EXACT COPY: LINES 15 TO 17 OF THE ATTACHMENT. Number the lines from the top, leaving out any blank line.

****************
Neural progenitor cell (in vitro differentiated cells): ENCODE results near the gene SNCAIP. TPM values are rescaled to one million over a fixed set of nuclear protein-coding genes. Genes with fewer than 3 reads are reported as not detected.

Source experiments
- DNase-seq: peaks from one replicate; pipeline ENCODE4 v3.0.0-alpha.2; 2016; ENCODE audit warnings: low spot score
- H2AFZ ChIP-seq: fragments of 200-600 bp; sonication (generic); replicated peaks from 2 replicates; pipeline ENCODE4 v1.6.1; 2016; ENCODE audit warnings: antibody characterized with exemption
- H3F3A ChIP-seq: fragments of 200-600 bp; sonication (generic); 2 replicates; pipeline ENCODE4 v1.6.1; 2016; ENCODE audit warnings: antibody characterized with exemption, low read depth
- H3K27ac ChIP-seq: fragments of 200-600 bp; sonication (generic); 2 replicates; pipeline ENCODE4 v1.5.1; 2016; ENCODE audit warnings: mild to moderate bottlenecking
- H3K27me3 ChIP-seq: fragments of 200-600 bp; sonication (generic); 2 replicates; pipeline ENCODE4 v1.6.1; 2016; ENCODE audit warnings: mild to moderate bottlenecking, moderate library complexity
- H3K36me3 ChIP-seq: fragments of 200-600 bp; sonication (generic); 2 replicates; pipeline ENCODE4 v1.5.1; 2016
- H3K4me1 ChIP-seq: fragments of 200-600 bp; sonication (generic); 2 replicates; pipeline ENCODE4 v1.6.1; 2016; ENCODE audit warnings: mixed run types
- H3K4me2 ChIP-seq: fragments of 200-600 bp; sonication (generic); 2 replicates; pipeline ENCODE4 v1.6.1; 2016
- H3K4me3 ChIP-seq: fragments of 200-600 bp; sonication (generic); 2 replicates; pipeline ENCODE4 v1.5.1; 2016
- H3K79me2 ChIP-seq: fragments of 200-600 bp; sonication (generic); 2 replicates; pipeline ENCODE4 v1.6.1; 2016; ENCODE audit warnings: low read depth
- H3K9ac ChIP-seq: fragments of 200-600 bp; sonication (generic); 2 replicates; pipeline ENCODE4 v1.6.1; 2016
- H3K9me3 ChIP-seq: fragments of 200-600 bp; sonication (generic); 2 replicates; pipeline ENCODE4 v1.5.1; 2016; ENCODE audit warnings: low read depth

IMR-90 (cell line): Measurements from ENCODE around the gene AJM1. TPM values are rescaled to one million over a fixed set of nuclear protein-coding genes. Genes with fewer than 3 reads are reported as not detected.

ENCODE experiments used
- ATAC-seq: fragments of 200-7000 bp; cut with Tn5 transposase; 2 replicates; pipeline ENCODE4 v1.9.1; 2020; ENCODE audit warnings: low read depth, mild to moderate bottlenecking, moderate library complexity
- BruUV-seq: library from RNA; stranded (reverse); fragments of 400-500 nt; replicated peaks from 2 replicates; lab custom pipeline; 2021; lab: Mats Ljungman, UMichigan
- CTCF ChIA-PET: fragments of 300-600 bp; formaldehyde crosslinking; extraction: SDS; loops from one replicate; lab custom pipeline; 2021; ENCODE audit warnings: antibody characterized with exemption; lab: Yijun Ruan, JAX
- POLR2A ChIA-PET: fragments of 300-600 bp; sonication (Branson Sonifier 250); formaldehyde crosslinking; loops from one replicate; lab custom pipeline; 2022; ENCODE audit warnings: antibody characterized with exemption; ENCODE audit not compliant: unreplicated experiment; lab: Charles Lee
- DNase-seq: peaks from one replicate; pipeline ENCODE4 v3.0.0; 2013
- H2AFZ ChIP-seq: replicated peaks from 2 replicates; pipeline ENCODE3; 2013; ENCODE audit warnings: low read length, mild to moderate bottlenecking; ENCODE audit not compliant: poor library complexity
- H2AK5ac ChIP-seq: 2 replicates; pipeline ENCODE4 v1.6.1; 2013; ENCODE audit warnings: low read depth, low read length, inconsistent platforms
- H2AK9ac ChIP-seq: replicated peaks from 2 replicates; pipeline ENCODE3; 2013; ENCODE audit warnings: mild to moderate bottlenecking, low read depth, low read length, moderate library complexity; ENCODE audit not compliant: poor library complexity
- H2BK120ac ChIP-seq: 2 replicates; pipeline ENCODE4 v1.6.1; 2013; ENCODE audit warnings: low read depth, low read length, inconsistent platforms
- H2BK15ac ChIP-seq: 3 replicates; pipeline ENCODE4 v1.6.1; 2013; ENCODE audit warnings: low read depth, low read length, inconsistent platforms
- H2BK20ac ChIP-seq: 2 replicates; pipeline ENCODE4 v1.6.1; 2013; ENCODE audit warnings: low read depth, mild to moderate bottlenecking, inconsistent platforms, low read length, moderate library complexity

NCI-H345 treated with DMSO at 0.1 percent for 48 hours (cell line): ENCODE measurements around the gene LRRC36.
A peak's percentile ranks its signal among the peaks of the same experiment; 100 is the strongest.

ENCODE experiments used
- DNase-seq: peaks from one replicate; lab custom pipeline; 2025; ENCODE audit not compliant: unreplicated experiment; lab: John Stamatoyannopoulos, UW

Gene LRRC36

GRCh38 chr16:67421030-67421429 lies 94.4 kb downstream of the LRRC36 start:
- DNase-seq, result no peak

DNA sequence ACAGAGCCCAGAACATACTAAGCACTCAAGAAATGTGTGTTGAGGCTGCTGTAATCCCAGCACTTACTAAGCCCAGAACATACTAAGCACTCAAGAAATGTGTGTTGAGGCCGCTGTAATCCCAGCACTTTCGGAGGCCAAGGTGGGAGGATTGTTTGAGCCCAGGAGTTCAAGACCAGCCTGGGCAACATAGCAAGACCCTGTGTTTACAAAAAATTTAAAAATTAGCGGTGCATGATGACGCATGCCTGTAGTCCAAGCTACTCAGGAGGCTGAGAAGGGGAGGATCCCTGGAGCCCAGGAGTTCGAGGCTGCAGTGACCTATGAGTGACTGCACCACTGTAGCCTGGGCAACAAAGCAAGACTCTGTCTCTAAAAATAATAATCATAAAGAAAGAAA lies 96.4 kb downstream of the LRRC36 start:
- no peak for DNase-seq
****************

IMR-90 (cell line): Measurements from ENCODE around the gene AJM1. TPM values are rescaled to one million over a fixed set of nuclear protein-coding genes. Genes with fewer than 3 reads are reported as not detected.

ENCODE experiments used
- ATAC-seq: fragments of 200-7000 bp; cut with Tn5 transposase; 2 replicates; pipeline ENCODE4 v1.9.1; 2020; ENCODE audit warnings: low read depth, mild to moderate bottlenecking, moderate library complexity